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What Does a Praying Mantis Eat in the Wild and as Pets?
The fascinating Praying Mantis, or the Mantis Religiosa, is a large invertebrate (up to 6 inches long) and is commonly found in Asia. However, many species (as much as 2,000 species) are located around the world, including North America.
The Praying Mantis’ average lifespan is 1 year or less in the wild, but they are known to live up to 2 years while in captivity.
The Praying Mantis was named after its remarkably large front legs, which are held together and bent in a prayer-like angle. They are carnivores that stalk and hunt insects using their front legs with lightning speed to catch and pin their prey down.
How the Praying Mantis Hunts
The Praying Mantis uses camouflage as a means to hide and pounce when its unsuspecting prey enters its space. The Praying Mantis varies in colors from brown to green, allowing the mantis to blend in with plant leaves and bark. When the mantis molts, the color may change slightly depending on the surroundings (e.g., a green mantis will take on a more subtle brownish hue a few days after molting if it’s in a primarily brown-colored environment).
This camouflage helps to hide and protect the Praying Mantis as well as allow it to successfully hunt. The eating habits are part of what makes the mantis so fascinating so let’s look more in-depth into the diet of the Praying Mantis.
Praying Mantis Diet in the Wild
The Praying Mantis usually dines on mosquitoes, beetles, spiders, dragonflies, bees, grasshoppers, moths, crickets, flies, and a variety of other insects in the wild. The larger the mantis, the larger the prey they will go after – the larger Praying Mantis are known to eat frogs, small birds, rodents, and lizards.
The Praying Mantis is famous for the female’s mating behavior, who eats the male during or after mating. So, the mantis eats mostly insects as part of its diet and also resorts to cannibalism under certain circumstances.
- Related Read: Do Walking Stick Insects Make Good Pets?
Praying Mantis Diet in Captivity
As a pet, the Praying Mantis will require a diet comparable to what it eats in the wild in order to ensure it is receiving the required nutrition. Feeding your mantid should prove a cheap and easy chore as insects are numerous and should be easily found and caught. Another option is to keep live insects on hand for your mantid. This entails providing a space with the proper humidity and temperature as well as appropriate food and water.
You only need to feed your mantid every 1 to 4 days, depending on your mantid’s size and condition (is it skinny or well-fed). Place 1 or 2 flies or crickets (or whatever insects you’re giving your mantid) into the terrarium every day.
If you start with a young mantid, it can be fed aphids, fruit flies, or other tiny insects. In general, you should provide them with as many insects as they can eat, but they can go for extended periods without eating.
As your mantid grows, you can provide it with larger insects – cockroaches, grasshoppers, crickets, and flies are all good prey for the larger Praying Mantis. If you give your mantid any insects that are as large as themselves, just be sure that it hasn’t been left alive and that it won’t chew the wings or legs of your mantid. If your mantid hasn’t eaten the insect after 1 hour, remove it from the terrarium as uneaten and alive prey might stress your mantid out.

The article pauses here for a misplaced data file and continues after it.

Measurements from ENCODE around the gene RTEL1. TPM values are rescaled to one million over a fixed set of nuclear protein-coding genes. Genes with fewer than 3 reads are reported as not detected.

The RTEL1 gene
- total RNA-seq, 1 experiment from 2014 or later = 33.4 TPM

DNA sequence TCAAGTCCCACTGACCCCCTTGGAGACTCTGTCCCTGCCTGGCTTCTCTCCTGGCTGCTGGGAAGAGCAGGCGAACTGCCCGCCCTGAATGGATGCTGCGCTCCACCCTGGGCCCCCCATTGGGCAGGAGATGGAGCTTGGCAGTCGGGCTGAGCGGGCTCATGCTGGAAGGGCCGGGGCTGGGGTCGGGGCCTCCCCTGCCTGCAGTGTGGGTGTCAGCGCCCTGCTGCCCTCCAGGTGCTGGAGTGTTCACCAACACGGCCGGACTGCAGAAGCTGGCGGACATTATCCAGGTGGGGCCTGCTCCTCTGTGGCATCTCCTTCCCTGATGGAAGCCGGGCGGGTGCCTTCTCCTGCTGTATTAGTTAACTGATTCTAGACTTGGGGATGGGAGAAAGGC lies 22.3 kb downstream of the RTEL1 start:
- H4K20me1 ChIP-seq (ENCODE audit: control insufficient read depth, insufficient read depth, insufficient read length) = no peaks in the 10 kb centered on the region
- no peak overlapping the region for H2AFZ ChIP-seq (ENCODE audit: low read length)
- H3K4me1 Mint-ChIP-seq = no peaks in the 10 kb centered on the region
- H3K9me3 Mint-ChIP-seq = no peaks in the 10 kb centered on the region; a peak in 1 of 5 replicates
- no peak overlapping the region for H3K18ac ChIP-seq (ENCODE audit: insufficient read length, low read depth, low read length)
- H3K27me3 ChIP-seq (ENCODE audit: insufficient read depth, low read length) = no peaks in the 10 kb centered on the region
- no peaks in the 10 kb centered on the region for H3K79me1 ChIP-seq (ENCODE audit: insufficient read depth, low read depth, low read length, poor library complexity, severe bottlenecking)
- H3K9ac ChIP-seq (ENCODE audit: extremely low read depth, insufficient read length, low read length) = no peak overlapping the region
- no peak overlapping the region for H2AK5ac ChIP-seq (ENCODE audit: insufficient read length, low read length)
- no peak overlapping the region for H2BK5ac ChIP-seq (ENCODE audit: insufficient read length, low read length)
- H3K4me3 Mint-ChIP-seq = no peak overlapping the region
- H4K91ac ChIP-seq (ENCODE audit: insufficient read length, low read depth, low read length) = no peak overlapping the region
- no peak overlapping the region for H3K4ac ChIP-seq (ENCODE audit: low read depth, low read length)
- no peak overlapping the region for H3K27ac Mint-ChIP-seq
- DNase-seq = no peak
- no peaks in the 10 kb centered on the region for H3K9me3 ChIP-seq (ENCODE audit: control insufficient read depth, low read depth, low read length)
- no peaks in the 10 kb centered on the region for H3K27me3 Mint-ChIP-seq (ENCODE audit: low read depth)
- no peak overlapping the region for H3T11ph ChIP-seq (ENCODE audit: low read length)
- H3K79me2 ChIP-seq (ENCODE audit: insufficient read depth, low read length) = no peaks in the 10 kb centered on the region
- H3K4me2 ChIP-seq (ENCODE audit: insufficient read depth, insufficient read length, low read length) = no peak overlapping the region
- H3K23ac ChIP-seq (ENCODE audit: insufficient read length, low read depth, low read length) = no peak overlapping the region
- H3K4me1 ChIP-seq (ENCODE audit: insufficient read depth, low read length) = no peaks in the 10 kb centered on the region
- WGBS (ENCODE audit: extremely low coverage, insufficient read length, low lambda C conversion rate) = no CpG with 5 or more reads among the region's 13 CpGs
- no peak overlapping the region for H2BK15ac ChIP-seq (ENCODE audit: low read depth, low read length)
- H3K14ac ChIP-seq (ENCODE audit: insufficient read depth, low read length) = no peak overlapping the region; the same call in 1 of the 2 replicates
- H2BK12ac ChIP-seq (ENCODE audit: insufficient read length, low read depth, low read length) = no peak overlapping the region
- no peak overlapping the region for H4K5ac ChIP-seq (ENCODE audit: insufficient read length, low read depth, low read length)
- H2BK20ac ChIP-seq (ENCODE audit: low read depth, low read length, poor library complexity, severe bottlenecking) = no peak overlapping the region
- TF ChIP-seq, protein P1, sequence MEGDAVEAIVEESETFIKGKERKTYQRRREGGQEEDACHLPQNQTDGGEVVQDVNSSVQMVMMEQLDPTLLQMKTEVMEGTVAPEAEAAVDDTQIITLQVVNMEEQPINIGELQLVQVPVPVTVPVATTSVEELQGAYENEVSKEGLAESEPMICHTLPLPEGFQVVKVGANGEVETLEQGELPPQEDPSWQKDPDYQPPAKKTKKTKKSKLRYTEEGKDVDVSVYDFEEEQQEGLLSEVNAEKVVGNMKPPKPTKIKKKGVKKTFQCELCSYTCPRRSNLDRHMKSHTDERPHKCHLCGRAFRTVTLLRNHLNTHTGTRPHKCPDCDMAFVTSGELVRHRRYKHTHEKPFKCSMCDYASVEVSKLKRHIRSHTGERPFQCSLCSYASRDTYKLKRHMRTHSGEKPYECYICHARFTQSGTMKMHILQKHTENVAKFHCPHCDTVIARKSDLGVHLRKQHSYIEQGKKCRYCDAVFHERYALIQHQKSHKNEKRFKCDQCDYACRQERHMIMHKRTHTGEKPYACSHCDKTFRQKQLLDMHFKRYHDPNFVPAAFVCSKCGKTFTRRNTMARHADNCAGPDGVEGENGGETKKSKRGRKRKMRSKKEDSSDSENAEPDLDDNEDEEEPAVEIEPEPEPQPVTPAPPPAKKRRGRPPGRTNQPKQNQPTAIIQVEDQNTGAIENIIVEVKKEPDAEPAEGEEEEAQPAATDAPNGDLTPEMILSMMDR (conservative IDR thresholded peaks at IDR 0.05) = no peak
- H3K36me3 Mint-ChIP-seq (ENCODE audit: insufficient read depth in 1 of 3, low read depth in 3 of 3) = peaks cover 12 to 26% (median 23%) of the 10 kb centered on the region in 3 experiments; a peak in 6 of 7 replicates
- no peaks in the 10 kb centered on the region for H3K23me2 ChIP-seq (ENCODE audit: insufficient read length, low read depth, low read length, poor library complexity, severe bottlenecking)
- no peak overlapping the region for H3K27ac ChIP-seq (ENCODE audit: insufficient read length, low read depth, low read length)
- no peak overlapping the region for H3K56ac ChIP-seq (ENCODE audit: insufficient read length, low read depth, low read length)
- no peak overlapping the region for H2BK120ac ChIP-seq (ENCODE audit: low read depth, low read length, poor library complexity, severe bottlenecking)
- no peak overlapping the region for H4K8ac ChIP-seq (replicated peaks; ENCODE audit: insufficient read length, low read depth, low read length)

When you feed your mantid, you need to be sure that it has actually caught the prey and that the insect hasn’t escaped. Some mantid owners will watch after introducing the insect to the mantid to ensure it has caught its food or will use tweezers to directly offer the prey to the mantid.
If your mantid isn’t eating, it might be close to molting as they tend to not eat for a few days before molting occurs. It’s best to not disturb the Praying Mantis during this process as they are quite fragile at this stage. Also, be sure that any uneaten and still alive insects are removed at this time.
As a general rule, mantids will take in moisture by drinking water droplets from foliage, but if you keep your mantid in a heated terrarium, providing it with a small bowl of water will provide extra humidity. You should spray the terrarium with water once a day.
You should also consider if it’s a good idea to keep a male and female mantid together, considering the mating behavior mentioned above.
Related Read: How to Take Care of a Pet Praying Mantis
The Praying Mantis is a fun insect to have as a pet as long as you don’t mind constantly handling live insects as part of pet ownership. You can try to catch a wild one or check to see if your local pet store carries them. The Praying Mantis can be quite docile, and they make an inexpensive and easy pet to look after.
Featured Image: ClaudiaWollesen, Pixabay
Nicole is the proud mom of Baby, a Burmese cat and Rosa, a New Zealand Huntaway. A Canadian expat, Nicole now lives on a lush forest property with her Kiwi husband in New Zealand. She has a strong love for all animals of all shapes and sizes (and particularly loves a good interspecies friendship) and wants to share her animal knowledge and other experts’ knowledge with pet lovers across the globe.